Mass prayer meeting in response to punk church protest

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The head of the Russian Orthodox Church called for a special day of prayer in response to a recent protest by a punk band in a cathedral.
The female band Pussy Riot took over a main cathedral in Moscow in February to sing their songs in protest of the church supporting president elect Vladimir Putin, Al Jazeera reports.
Three of the members of Pussy Riot remain under arrest, says a report by the BBC, but Al Jazeera notes through an opinion poll conducted last week that only 10 percent of those surveyed though the protesters should be jailed.
The church was able to gather people from all over the country for the planned day of prayer, but Al Jazeera suggests that it may just be a deflection technique.
"The church has managed to mobilize people from congregations all over the country here, to central moscow, to try and regain the moral high ground, but also in response to accusations that it has a very lavish lifestyle," said Sue Turton of Al Jazeera.
The BBC makes no mention of this possibility and lists the prayer meeting as solely in response to the Pussy Riot confrontation.


A 68-year-old woman is dead and many others are wounded as a result of a train collision near Amsterdam Saturday.
BBC News said this crash is the worst train accident to occur in the country in 50 years.
"It sounded like a transformer went off, I thought our circuit had broken," said Max Tau in a CNN news report. Tau lives about 18 meters from the tracks where the crash occurred.
The reason for the crash is still being investigated and officials are looking to the black boxes that were in each train for some direction as to what might have caused the collision, according to the BBC. The top two theories are mechanical malfunction or human error.
Whatever the cause, the damage has been done with 117 people overall sustaining injury, including one of the drivers.

George Zimmerman reaches out to Martin family

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George Zimmerman, the man responsible for 17-year-old Trayvon Martin's death, extended an apology to the youth's mother and father at bail hearing Friday.
Zimmerman's apology came unexpected at the rather routine hearing, reported Fox 9 news.
"I want to say I am sorry for the loss of your son," he said. "I did not know how old he was, I thought he was a little bit younger than I am, and I did not know if he was armed or not."
Zimmerman faces murder charges for the Feb. 26 shooting of Martin and after the hearing his bond was set at $150,000, said a CNN report. Fox 9 stipulated that if Zimmerman were to post this bond, he would be required wear a GPS monitoring device and adhere to a curfew and would not be able to drink or possess a firearm.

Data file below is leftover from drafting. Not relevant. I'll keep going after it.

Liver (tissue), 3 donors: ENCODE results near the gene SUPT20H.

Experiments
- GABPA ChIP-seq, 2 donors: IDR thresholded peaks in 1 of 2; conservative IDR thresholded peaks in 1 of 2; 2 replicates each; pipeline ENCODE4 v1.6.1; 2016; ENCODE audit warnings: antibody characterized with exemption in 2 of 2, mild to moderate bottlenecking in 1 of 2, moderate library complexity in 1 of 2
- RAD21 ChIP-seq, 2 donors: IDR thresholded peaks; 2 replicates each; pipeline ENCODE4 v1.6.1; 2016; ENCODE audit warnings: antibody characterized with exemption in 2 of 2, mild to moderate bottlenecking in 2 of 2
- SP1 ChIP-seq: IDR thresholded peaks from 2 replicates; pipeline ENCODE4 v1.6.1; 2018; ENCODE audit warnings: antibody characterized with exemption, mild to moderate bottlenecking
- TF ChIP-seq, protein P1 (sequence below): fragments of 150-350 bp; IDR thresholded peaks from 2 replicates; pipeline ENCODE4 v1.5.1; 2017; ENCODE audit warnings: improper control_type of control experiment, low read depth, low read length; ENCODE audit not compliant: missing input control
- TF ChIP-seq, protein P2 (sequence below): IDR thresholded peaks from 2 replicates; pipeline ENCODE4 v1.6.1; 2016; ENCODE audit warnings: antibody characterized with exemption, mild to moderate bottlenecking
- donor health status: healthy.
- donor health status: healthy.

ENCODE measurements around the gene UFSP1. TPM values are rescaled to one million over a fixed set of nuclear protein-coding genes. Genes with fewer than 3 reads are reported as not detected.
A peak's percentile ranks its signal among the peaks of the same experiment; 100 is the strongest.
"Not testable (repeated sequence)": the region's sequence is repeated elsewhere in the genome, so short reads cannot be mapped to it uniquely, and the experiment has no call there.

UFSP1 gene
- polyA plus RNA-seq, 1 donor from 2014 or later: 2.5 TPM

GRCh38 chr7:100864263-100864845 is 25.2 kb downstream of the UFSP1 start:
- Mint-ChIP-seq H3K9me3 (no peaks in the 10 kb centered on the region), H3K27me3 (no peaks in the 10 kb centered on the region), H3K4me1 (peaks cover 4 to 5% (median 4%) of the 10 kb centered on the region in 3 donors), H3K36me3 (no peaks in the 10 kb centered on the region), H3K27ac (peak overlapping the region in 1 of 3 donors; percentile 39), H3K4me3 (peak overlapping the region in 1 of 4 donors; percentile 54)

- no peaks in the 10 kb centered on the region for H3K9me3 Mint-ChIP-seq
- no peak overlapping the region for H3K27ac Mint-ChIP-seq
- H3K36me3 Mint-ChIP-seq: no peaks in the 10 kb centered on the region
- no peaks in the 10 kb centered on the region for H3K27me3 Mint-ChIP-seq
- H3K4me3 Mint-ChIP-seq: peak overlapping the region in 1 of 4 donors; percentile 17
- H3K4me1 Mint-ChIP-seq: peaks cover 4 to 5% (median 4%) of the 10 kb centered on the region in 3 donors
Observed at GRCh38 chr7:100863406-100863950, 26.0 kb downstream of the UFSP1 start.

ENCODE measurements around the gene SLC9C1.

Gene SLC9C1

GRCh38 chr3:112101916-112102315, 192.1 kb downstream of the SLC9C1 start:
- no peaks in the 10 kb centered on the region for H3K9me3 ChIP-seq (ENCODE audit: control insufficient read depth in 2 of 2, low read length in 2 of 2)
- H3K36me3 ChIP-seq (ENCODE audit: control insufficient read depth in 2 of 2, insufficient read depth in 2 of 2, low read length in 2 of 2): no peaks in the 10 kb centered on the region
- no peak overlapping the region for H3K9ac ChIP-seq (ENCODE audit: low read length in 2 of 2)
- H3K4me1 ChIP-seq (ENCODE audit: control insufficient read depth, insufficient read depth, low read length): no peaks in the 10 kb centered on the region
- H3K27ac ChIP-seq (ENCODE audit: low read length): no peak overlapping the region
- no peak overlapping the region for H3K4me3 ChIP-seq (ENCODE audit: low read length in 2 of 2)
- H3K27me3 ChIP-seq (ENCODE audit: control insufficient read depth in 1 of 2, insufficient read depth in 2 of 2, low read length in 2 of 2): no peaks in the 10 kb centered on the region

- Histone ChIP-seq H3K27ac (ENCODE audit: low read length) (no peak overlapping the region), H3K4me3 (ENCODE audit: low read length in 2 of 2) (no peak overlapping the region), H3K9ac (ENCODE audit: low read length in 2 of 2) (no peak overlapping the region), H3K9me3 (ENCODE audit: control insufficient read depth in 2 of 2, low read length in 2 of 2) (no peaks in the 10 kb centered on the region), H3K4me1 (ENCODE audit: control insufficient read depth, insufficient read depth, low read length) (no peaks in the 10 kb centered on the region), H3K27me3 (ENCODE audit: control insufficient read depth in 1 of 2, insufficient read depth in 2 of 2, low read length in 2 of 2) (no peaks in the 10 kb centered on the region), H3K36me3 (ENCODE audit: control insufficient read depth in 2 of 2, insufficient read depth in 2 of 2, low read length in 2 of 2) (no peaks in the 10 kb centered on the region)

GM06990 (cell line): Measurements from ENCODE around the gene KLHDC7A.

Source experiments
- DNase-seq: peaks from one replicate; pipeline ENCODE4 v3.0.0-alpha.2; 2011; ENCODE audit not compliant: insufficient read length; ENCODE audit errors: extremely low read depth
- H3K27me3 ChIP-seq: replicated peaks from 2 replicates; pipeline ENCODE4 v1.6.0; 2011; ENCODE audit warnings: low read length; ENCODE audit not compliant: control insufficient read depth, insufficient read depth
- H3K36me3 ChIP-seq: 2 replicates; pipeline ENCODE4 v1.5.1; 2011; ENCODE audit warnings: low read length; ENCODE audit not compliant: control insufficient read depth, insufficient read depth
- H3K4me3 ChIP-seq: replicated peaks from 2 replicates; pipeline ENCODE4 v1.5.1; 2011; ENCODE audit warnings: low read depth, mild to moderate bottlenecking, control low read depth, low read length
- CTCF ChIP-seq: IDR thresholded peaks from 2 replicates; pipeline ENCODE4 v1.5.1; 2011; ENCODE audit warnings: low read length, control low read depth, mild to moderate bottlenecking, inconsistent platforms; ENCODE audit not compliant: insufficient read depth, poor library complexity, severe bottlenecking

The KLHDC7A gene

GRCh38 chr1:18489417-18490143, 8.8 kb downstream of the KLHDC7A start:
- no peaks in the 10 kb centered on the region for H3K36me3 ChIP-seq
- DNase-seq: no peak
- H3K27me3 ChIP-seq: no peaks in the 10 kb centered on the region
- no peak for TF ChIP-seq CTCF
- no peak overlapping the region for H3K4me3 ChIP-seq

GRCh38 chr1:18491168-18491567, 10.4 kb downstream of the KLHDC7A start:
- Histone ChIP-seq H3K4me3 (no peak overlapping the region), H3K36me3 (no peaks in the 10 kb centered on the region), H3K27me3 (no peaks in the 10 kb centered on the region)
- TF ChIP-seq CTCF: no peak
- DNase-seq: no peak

Trayvon Martin's parents were present for Zimmerman's apology at the hearing but were not moved.
"Zimmerman makes this self-serving apology in court 50 days later," said Martin family attorney Benjamin Crump. "The real George Zimmerman website...never once said 'Im sorry'. Why now?"

Young boy killed in unlikely dirt bike accident

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A 9-year-old boy died in a dirt bike accident in Oak Grove Friday evening.
The body of the young boy has been identified as Nicholas Enger, said a report by Kare 11.
Engler was riding his dirt bike at a track that he frequented on the 19600 block of Dogwood Street NW just down the street from his home, according to a KSTP news report. Although Engler knew the track well, KSTP also mentioned the track had gone through some recent changes.
The death is even more unlikely in the fact that Engler was wearing all the proper padding while riding including a helmet. KSTP reports the cause of death as being unknown officially, while Kare 11 attributed the death to head trauma.

A sense of urgency has taken over the proposal for a new Vikings stadium with a Minnesota visit from NFL commissioner Roger Goodell to occur on Friday.
Goodell will meet with Gov. Mark Dayton and other Minnesota legislators in an attempt to help out with the stalled stadium bill.
Dayton spoke with Goodell this morning and afterward gave a warning, not a threat, that if the stadium bill fails to pass this session the team's future in Minnesota may be at risk, according to a Fox 9 news report.
"It was very clear that the Vikings will be 'in play' if this is unresolved, or unfavorably resolved in this session," Dayton said, as reported by WCCO.
Other similar situations that have occurred in the past are being brought up in the discussion such as the moving of the Cleveland Browns in 1995, also due to stadium issues
Although the pressure has ramped up in the stadium debate, Dayton continues to hold out for a solution.
"As our people recognize the urgency of this situation they're willing to step up and do what leaders do, which is to persuade others to support something as vital to the interests of Minnesota." he said in the Fox 9 news report.

Navy F-18 jet crashes into Virginia apartments